Home Alone: Dealing with Separation Anxiety in Dogs

If your dog stresses out every time you leave him at home alone, you may find this insightful article on separation anxiety in dogs, originally published on The Pet Blog, helpful.

In nature dogs are sociable pack animals that live in large social groups. Domesticated dogs consider their human family to be their pack, and generally don’t like to be left alone for long periods of time. Some dogs take this to the extreme, and can suffer from separation anxiety when the owner is out of sight. Separation anxiety causes a dog to become severely stressed when their owner goes out and leaves them behind. This anxiety can manifest itself in nuisance behavior, including soiling the house, incessant barking or whining, or destructive behavior. While dogs from multi-pet households are not immune from separation anxiety, having another pet in the home to provide company will often prevent or alleviate some of the stress.

Separation anxiety in dogs is not uncommon, as the following statistics will illustrate:

  • 14-35% of dogs suffer from separation anxiety
  • 29-50% of senior dogs suffer from separation anxiety
  • 41% of dogs that suffer from separation anxiety are left untreated
  • 22% of dogs that suffer from separation anxiety are treated with behavior modification and medication
  • 17% of dogs that suffer from separation anxiety are treated with medication alone
  • 10% are treated with behavior modification alone
  • 10% are referred to dog behaviorists for help

Common Causes of Separation Anxiety in Dogs

Separation anxiety can occur when a dog’s safety net is suddenly removed, and can stem from a number of different causes. A young puppy that may have been removed from its mother to early may be very insecure in its new surroundings, and attach itself to the new owner. When the owner leaves the pup alone it may become insecure and show symptoms of separation anxiety. Other changes in a dog’s daily routine or surroundings may trigger separation anxiety, including the following:

  • Having spent a large amount of time in unfamiliar surroundings recently, such as a vet, boarding kennel, or animal welfare facility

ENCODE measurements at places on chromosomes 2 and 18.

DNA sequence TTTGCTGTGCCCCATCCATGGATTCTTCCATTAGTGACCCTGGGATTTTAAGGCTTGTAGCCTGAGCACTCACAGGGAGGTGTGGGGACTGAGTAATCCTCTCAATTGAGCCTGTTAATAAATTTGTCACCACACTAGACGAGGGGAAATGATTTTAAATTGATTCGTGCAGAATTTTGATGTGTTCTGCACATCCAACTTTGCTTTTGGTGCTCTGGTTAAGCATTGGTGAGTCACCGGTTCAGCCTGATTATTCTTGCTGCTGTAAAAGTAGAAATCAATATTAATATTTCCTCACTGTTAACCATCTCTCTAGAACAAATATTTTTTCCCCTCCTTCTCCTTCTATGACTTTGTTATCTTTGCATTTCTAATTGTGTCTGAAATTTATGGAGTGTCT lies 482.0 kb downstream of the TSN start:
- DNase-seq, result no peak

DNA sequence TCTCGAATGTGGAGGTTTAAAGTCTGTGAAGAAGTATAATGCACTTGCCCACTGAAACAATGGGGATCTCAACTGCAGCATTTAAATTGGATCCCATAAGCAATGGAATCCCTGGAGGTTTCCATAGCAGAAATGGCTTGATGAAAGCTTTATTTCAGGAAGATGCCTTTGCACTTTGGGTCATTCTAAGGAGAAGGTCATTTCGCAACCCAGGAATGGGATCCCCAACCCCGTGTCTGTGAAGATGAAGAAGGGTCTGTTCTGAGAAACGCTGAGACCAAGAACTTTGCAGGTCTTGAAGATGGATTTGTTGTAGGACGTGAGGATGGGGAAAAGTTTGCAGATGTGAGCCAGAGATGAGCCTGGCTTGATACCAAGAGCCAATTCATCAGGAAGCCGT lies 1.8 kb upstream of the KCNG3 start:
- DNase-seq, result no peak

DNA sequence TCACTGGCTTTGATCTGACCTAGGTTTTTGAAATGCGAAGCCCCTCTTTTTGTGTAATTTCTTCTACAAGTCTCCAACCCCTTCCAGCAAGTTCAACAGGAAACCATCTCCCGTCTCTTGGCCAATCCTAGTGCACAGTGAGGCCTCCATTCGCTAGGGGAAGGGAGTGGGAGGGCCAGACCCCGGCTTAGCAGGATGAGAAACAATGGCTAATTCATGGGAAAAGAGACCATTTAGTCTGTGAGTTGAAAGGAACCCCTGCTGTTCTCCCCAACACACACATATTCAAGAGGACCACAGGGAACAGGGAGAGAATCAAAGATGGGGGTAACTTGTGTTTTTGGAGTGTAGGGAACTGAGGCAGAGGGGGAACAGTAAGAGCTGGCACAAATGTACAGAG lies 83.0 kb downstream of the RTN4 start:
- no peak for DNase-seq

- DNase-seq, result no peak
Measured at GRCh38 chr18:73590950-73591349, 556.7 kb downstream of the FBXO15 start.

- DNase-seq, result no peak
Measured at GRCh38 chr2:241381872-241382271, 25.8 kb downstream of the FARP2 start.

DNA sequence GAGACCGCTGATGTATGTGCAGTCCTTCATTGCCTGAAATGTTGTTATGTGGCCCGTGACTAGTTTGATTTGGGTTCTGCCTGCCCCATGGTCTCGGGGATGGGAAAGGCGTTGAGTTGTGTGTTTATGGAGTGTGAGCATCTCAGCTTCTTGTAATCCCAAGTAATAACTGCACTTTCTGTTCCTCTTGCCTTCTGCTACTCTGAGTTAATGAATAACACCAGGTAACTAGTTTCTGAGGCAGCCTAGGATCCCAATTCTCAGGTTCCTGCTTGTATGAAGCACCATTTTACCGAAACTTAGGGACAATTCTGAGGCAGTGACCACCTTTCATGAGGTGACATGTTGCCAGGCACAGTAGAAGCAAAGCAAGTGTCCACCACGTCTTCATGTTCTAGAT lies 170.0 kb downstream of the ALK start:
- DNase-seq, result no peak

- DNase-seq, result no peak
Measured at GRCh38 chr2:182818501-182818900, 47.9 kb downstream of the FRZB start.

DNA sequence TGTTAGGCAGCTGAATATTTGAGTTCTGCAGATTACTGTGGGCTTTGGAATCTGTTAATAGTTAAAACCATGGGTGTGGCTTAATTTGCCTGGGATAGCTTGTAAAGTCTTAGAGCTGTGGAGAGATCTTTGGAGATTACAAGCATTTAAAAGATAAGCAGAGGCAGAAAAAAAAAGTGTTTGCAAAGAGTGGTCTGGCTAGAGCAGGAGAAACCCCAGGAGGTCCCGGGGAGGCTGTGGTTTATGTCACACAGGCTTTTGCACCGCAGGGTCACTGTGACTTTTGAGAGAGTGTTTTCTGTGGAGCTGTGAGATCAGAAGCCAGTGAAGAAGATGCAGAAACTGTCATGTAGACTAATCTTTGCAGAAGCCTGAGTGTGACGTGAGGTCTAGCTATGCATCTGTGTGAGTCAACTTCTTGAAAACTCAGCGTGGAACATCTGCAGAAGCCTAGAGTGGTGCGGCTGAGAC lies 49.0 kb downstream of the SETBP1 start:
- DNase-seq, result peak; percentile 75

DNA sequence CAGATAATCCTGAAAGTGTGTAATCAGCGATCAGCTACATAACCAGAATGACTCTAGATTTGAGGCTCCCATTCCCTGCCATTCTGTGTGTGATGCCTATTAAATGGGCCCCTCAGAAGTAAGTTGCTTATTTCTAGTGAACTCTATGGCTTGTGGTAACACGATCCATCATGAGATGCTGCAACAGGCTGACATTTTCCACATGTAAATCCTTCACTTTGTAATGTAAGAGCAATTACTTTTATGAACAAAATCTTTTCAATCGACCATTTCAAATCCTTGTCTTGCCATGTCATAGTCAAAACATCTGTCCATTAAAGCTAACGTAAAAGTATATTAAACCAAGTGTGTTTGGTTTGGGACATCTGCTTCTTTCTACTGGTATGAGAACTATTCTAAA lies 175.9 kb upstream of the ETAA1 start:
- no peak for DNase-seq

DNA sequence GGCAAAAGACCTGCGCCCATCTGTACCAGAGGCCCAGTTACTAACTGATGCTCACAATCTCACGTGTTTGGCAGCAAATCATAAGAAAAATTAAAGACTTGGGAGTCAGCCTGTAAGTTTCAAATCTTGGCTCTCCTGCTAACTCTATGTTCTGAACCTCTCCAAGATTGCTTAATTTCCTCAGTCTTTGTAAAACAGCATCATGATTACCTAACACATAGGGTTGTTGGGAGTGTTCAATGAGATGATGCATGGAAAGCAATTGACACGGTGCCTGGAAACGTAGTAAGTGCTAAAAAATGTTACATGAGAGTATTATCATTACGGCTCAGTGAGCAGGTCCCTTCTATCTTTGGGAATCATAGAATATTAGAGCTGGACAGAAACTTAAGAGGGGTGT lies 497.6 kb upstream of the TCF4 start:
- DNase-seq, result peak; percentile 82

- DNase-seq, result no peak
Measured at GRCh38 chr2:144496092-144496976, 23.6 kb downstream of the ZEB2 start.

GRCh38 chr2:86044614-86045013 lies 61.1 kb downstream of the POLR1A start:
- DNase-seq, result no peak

• Recently being introduced to a new home (new family)
  • Change of environment, such as moving house
  • The recent loss of a family member or pet
  • A new baby enters the home
  • A change in your working hours – or you spend more time away from home

How to Minimize Separation Anxiety in Dogs

There are a number of tactics that can be employed to help alleviate separation anxiety in dogs, and to prevent unsociable behavior associated with the anxiety the dog is feeling, including:

  1. Provide calming medication – speak to your vet who can prescribe a drug to reduce stress for the times when you have to leave your dog alone.
  2. Try to teach your dog to become more independent. This can be achieved by leaving your dog alone for short periods of time, perhaps initially while you are still at home – feed it in a separate room, leave it alone in the yard for short intervals, and gradually increasing the time frame of the periods that your pooch spends alone before you disappear for the entire day.
  3. When you have to leave your dog alone for lengthy periods, provide lots of stimulating toys or dog chews. Kongs stuffed with peanut butter and treats will provide a distraction and alleviate boredom.
  4. Some behavioral modifications may be necessary, particularly if your dog is extremely destructive, or barks incessantly, which could cause problems with your neighbors. Destructive dogs may need to be temporarily crated to prevent them from damaging the house or injuring themselves. To control barking, an ultrasonic dog bark control collar is an effective deterrent that uses positive reinforcement to train a dog not to bark uncontrollably. By emitting a high-pitched sound or vibration every time the dog barks – which both irritates and distracts the dog – a dog will quickly learn that it is more peaceful not to bark.
  5. If separation anxiety is severe, you may need to seek professional help from a dog behavior specialist, who can help you and your dog work through these issues.

Separation anxiety can affect the bond between owner and dog. An owner that comes home and finds his house wrecked on a regular basis, may eventually become despondent and relinquish the dog to an animal shelter or decide to have it euthanized. Pressure from neighbors who are fed up with the constant whining and barking of a distressed dog may cause an owner to do the same. It is therefore imperative that dog owners address separation anxiety as soon as a dog shows symptoms, seeking the help of an expert dog trainer to help them solve their pets psychological problem.

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